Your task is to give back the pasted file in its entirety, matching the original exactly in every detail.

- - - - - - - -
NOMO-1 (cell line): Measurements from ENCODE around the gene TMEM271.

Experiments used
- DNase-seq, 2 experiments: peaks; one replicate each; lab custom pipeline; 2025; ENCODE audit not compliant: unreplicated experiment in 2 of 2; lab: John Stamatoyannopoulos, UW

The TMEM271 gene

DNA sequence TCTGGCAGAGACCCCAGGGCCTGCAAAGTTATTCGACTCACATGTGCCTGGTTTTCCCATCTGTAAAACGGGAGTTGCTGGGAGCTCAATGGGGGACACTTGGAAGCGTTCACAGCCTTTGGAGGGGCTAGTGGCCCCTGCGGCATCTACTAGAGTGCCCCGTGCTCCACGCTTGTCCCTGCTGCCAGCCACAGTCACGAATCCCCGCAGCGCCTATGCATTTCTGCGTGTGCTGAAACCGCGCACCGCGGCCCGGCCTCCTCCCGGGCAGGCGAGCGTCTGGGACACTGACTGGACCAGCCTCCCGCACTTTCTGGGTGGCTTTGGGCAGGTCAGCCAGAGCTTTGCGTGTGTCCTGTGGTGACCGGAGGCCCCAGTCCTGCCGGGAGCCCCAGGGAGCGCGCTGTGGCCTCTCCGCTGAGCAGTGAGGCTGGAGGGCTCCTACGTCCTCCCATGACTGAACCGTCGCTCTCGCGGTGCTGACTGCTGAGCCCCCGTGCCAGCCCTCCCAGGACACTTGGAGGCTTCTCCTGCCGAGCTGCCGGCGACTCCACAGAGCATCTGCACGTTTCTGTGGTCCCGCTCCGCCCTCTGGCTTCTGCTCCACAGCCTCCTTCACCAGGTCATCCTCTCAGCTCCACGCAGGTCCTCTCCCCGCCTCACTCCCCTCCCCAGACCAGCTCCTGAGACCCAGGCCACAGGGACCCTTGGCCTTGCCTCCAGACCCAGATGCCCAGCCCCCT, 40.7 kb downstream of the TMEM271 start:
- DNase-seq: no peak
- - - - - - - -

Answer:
NOMO-1 (cell line): Measurements from ENCODE around the gene TMEM271.

Experiments used
- DNase-seq, 2 experiments: peaks; one replicate each; lab custom pipeline; 2025; ENCODE audit not compliant: unreplicated experiment in 2 of 2; lab: John Stamatoyannopoulos, UW

The TMEM271 gene

DNA sequence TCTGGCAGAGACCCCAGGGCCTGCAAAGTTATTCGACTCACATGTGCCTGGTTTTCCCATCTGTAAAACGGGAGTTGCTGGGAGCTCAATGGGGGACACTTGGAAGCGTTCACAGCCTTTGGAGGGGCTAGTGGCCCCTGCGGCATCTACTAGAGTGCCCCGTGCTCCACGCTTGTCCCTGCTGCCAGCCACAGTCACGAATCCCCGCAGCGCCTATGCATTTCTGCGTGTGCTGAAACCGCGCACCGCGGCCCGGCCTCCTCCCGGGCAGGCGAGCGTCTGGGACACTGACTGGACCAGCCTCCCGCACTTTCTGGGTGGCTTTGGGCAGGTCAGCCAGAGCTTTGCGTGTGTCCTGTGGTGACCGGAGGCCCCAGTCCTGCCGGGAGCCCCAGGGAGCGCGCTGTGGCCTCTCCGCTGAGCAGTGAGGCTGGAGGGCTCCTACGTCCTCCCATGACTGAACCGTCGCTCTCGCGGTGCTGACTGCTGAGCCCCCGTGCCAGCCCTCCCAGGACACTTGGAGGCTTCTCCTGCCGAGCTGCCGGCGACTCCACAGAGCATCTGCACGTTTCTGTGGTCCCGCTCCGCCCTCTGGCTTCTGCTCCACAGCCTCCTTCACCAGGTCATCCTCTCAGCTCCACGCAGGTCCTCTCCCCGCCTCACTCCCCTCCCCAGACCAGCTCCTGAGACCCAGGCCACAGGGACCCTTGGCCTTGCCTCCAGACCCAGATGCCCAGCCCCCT, 40.7 kb downstream of the TMEM271 start:
- DNase-seq: no peak